GoHenry Advocates for Mandatory Financial Education in Primary Schools

Published 6 months ago

GoHenry, a digital banking solution for kids and teens, continues to advocate for the introduction of mandatory financial education in all primary schools. Louise Hill, the CEO and co-founder of the company, presented oral evidence to the Education Select Committee’s inquiry into strengthening financial education in England.

Key Recommendations

Hill’s evidence centered on three main suggestions:

  • Financial education should begin at primary school age, as research shows this is when it has the most significant impact.
  • The teaching of financial education must be uniform, reaching children irrespective of their school type or socio-geographical background.
  • Financial education should be statutory with some form of assessment to ensure all children have equal opportunities.

The Struggle for Financial Education

The panel unanimously acknowledged the immense pressure teachers face to cover a broad range of subjects. Thus, amendments are necessary to ensure financial education gets the attention it deserves in schools. This discussion is part of GoHenry’s ongoing initiative to improve financial education in the UK. Their #makemoneycount petition aimed at the parliament has recently garnered 10K signatures and is now awaiting a government response.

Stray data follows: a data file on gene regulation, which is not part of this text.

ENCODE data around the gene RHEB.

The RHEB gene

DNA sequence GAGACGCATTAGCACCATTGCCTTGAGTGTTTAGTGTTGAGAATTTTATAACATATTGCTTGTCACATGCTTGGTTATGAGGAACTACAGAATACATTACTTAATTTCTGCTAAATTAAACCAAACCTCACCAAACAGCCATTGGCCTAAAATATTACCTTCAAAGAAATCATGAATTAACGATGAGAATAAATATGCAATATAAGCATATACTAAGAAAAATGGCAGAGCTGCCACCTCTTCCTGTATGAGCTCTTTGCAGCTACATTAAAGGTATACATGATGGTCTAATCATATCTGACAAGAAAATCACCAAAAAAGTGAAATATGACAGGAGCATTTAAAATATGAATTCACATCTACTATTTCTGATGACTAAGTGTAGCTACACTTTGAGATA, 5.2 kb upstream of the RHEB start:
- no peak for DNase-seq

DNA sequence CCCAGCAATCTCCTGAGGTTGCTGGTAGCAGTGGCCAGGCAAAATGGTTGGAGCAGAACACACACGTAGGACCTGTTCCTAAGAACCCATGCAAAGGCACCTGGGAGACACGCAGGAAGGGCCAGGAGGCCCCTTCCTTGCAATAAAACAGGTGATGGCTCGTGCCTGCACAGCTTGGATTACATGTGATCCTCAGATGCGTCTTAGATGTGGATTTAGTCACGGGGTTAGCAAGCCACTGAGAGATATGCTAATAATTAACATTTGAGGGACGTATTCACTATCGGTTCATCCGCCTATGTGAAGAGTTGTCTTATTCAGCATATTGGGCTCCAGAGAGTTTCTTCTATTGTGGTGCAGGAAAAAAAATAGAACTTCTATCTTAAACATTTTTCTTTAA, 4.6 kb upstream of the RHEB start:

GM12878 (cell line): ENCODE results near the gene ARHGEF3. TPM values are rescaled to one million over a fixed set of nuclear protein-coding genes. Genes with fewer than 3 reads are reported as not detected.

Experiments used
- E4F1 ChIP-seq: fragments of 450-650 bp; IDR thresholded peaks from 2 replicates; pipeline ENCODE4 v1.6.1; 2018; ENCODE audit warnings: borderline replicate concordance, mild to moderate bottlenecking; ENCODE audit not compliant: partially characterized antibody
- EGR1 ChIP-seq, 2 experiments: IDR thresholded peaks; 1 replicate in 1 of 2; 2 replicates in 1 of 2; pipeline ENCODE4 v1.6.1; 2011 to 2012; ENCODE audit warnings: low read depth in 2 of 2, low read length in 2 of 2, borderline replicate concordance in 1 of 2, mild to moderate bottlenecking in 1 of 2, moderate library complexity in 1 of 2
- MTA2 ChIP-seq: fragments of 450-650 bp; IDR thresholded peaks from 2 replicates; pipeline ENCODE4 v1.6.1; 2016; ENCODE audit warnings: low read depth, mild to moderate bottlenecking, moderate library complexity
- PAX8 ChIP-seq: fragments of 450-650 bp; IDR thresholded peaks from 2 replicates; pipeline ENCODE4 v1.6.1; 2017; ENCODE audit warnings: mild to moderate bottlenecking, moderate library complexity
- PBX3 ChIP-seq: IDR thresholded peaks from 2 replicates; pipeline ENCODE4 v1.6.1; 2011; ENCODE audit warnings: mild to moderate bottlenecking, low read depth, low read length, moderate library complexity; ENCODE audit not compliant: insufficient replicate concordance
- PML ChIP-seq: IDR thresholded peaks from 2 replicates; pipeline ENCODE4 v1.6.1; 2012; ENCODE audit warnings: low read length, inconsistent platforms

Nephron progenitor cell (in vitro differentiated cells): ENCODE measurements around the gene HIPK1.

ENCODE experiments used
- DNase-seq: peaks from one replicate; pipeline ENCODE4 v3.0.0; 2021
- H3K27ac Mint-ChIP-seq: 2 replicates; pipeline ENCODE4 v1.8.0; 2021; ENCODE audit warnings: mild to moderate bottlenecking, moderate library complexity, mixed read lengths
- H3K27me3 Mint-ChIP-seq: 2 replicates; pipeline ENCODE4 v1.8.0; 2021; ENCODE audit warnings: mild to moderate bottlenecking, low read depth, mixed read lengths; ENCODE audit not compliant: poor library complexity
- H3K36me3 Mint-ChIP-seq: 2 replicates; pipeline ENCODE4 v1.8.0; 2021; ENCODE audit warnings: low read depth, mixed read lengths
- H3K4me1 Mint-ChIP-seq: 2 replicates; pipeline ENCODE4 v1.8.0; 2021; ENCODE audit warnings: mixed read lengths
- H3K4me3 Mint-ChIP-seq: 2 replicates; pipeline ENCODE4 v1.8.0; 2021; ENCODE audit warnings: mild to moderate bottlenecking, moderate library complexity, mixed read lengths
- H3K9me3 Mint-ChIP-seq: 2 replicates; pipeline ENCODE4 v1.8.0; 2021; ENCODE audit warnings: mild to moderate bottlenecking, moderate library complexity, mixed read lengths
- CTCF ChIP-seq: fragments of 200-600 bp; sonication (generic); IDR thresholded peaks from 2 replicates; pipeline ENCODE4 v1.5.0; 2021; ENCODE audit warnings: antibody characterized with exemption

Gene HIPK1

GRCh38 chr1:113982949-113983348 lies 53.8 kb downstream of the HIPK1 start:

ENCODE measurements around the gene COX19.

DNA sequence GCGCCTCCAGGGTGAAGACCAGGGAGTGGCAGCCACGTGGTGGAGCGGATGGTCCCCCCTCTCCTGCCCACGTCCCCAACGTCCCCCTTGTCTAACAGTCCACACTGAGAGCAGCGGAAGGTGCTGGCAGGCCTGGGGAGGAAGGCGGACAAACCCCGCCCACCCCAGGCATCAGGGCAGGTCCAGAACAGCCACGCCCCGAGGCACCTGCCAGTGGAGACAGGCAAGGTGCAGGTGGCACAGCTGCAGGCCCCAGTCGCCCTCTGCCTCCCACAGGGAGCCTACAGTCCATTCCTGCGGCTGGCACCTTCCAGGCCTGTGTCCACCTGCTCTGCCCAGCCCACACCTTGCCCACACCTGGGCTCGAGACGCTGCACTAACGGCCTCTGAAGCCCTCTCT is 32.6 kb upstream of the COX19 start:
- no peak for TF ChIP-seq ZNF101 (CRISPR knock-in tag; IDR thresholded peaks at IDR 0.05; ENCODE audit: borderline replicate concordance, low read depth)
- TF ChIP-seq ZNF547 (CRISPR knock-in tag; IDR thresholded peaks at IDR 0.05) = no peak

Collaborative Efforts

GoHenry is not alone in this endeavour. They have collaborated with experts and campaigners pushing for change and equipping the next generation with essential money skills. They have hosted roundtables on the subject in Parliament and the Welsh Senedd. Also, GoHenry is a member of The Centre for Financial Capability and supports the charity’s mission to help every child develop the skills needed to make crucial financial decisions later in life, starting in primary school.

Emphasis on Government Intervention

Hill stressed the need for a consistent financial education program in all schools, arguing that it could revolutionize the financial futures of young people and the wider economy. In her words, the absence of such a program is “a betrayal of an entire generation of young people in England.” She called on the government to take action and prioritize the practical money skills children need to successfully navigate real-world finance.

Hill hopes that the Education Select Committee will make strong recommendations towards this end.